Rugby landlords, sell your property portfolios, your tenants will soon be leaving in droves as they buy their first home with the new 5% deposit mortgages backed by the Government’s new mortgage-guarantee scheme revealed in March’s budget! These 95% mortgages are to be supported by the Treasury, lessening losses for mortgage lenders should the borrower be incapable of repaying and get repossessed, as the Government want Generation Rent to turn into Generation Buy.
… as Rugby first-time buyers now only need a 5% deposit for a mortgage.
This sounds like the death knell for buy-to-let investment in Rugby as many tenants will soon be buying their first home – or is it?
It’s true that on first impressions it might look like many Rugby first-time buyers will now be leaving their rental properties in their droves with this new low deposit mortgage scheme. However, these potential Rugby first-time buyers are facing four big issues which will inhibit their ability to take advantage of the mortgage scheme, meaning many will continue to rent.
Firstly, the mortgage rate for 95% mortgages has increased. The lowest five-year fixed-rate mortgage with a 5% deposit today (with Barclays) is 3.45%, up from 2019’s best rate of 2.75%. That doesn’t sound a lot, yet it makes a massive difference to the monthly mortgage payments (as you will see below).
Secondly, due to pent-up demand post lockdown and the stamp duty holiday, this has increased demand for Rugby property, placing upward pressure on Rugby property prices which has made it problematic for first-time buyers to get on the Rugby property ladder. This has meant …
The average price of a Rugby first-time buyer property has risen from £205,672 to £224,898 in the last 12 months …
In turn this means, Rugby first-time buyers have had to save an additional £961.30 for their deposit to keep up with the house price increase. That means …
The monthly payment on a 30-year mortgage for a Rugby first-time buyer has jumped from £797.66 per month in 2019 to £953.44 a month today, an increase of £155.79 per month.
The third issue is demand for Rugby first-time property from buy-to-let landlords is surpassing supply, adding further fuel to the fire of driving up prices. Finally, the fact that most Rugby first-time buyers are of the younger generation and it’s the younger workers that have been most at risk of unemployment or salary cuts during the economic crisis.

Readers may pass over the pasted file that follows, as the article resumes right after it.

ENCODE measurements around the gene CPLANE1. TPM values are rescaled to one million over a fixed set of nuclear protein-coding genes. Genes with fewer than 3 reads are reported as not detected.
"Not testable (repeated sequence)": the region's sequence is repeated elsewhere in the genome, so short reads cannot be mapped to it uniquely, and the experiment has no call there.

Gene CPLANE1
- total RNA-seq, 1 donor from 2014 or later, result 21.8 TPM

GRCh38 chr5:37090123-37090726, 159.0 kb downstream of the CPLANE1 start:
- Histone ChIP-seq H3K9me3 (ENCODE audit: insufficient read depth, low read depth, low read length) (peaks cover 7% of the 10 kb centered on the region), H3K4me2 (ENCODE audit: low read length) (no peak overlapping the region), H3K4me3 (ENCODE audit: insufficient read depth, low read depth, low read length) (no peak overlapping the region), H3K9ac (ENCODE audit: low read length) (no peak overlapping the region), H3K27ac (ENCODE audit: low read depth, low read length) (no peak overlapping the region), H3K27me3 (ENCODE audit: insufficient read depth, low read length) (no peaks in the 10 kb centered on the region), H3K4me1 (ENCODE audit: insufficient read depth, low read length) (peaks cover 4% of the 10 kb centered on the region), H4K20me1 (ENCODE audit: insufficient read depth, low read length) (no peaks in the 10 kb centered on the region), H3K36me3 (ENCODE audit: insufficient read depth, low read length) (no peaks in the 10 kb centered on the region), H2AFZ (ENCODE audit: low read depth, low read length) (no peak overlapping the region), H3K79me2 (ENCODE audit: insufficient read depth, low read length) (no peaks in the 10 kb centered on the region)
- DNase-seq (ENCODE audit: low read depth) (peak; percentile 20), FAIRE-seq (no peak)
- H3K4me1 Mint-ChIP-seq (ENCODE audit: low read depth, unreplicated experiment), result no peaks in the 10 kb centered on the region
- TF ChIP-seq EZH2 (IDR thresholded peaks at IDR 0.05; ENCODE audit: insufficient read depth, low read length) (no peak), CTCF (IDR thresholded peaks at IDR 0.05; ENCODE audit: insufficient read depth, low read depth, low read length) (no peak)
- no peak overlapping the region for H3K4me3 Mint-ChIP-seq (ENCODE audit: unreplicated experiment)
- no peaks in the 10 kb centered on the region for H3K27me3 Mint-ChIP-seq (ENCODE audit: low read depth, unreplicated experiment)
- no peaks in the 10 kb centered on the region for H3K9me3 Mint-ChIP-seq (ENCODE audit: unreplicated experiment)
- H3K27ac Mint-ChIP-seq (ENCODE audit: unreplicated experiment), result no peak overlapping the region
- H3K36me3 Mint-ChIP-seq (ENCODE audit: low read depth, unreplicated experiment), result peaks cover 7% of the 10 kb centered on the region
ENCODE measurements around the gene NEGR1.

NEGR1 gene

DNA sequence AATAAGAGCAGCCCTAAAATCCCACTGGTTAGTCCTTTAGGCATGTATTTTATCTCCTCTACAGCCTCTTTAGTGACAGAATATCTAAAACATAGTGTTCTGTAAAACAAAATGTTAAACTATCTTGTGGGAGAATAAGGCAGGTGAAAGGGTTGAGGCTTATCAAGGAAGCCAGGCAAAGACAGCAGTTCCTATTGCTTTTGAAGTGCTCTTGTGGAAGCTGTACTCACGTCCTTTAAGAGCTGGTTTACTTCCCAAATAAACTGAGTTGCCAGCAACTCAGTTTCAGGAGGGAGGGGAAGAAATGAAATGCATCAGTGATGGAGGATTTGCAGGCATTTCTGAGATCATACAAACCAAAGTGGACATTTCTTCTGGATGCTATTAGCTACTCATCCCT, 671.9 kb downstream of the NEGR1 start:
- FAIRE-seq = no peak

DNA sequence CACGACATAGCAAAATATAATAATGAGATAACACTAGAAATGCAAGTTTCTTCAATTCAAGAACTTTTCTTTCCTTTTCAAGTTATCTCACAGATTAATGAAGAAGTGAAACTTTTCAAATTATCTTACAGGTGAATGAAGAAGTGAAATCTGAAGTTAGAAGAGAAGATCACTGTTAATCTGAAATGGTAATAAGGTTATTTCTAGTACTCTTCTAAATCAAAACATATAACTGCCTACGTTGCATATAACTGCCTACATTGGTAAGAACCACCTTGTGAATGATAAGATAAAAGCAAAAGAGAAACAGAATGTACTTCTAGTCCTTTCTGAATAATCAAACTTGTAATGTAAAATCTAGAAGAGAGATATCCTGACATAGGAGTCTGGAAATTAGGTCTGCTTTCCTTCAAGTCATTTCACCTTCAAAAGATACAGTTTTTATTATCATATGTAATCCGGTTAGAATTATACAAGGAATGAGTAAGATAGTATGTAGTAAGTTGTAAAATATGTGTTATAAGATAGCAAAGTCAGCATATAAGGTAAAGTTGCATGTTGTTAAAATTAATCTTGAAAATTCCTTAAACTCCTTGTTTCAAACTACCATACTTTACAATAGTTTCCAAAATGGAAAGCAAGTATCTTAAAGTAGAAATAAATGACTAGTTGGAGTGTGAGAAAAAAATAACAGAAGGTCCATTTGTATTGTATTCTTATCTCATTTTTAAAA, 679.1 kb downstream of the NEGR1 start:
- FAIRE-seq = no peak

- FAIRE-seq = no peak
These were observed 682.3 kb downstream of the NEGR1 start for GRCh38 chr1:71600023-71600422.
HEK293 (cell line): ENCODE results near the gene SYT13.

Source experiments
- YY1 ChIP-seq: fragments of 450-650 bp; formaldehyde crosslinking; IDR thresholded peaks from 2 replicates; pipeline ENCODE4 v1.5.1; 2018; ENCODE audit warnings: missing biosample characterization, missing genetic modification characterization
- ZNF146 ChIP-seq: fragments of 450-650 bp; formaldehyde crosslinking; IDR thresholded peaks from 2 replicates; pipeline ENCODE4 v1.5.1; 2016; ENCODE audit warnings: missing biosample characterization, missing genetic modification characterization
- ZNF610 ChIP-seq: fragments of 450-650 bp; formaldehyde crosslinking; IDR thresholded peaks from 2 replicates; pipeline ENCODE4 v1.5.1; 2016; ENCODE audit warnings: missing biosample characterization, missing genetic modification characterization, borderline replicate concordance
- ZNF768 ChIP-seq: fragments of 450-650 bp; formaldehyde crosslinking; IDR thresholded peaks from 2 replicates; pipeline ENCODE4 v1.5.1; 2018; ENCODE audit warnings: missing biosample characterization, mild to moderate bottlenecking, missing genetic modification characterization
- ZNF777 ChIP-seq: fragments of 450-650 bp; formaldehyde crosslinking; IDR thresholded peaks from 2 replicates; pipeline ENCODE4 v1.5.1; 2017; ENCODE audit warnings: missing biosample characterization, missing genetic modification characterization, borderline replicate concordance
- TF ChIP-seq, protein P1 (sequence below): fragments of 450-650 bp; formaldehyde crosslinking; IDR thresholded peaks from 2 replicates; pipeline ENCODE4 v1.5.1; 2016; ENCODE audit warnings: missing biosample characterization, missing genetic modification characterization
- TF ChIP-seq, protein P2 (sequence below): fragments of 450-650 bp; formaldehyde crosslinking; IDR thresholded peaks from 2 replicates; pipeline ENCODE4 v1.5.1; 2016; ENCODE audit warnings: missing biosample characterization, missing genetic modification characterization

|5 Year Fixed Rate – 2019||5 Year Fixed Rate – 2021|
|5% Deposit Required||£10,284||£11,245|
|95% Mortgage Borrowed||£195,388||£213,653|
|Annual Interest Rate||2.75%||3.45%|
|Mortgage Length (in years)||30||30|
|Mortgage Payment per Month||£797.66||£953.44|
|Sum of Mortgage Payments over whole mortgage term||£287,156||£343,240|
|Total Interest Cost over the whole mortgage term||£91,768||£129,587|
You might say things will change in 2022 but would it surprise you that 95% mortgages have been available to first time buyers since the summer of 2010 and were only withdrawn during the first lockdown in 2020?
Since 2010, even with ultra-low interest rates, the number of private rented properties in the UK has grown by 580,000 households from 3.8m households to 4.4m households and will continue to grow, let me explain why.
The notion that buy-to-let property is a strong long-term investment has not altered with the pandemic. Since 1930 with the all the crises we have had with WW2, the Oil Crisis, 3 day week and hyper-inflation in the 1970’s, Rugby property has been a hedge against inflation and in addition, delivers a decent income yield of 5% and upwards. Not bad when compared to the 0.5% with a savings account (if you are lucky).
It is a fact that those landlords that see buy-to-let investment in Rugby as a long-term strategy will win.
It is certainly the case that I am starting to see an exodus of the ‘amateur landlord’, leaving more professional landlords who see ‘landlord-ing’ as a business, not a game. Those long-term Rugby landlords can see through the present predicament as they have a long-term buy-to-let investment mindset.
Many Rugby landlords are intensely aware that demand for high quality private rental properties in Rugby is only going to flourish as a consequence of the pandemic; whilst not forgetting that demand presently exceeds supply. Also, those same Rugby landlords know that a responsible approach to their tenants with regard to condition and repairs is a key to ensuring the rent keeps flowing in with minimal void periods.
Finally, even though Rugby house prices are, on average, on the up, there are still some bargains even in this market. By doing their homework and working with an agent like myself, these savvy Rugby landlords are paying reasonable prices, thus giving them a sturdier rental yield and the ability for future capital growth.
If you are a Rugby landlord, as my clients all know, I am here to help and guide landlords on their long-term investment strategy. I therefore extend this offer to all Rugby landlords, irrespective of whether you manage your property yourself, or use one of my excellent competitor agents in Rugby, I am here to help.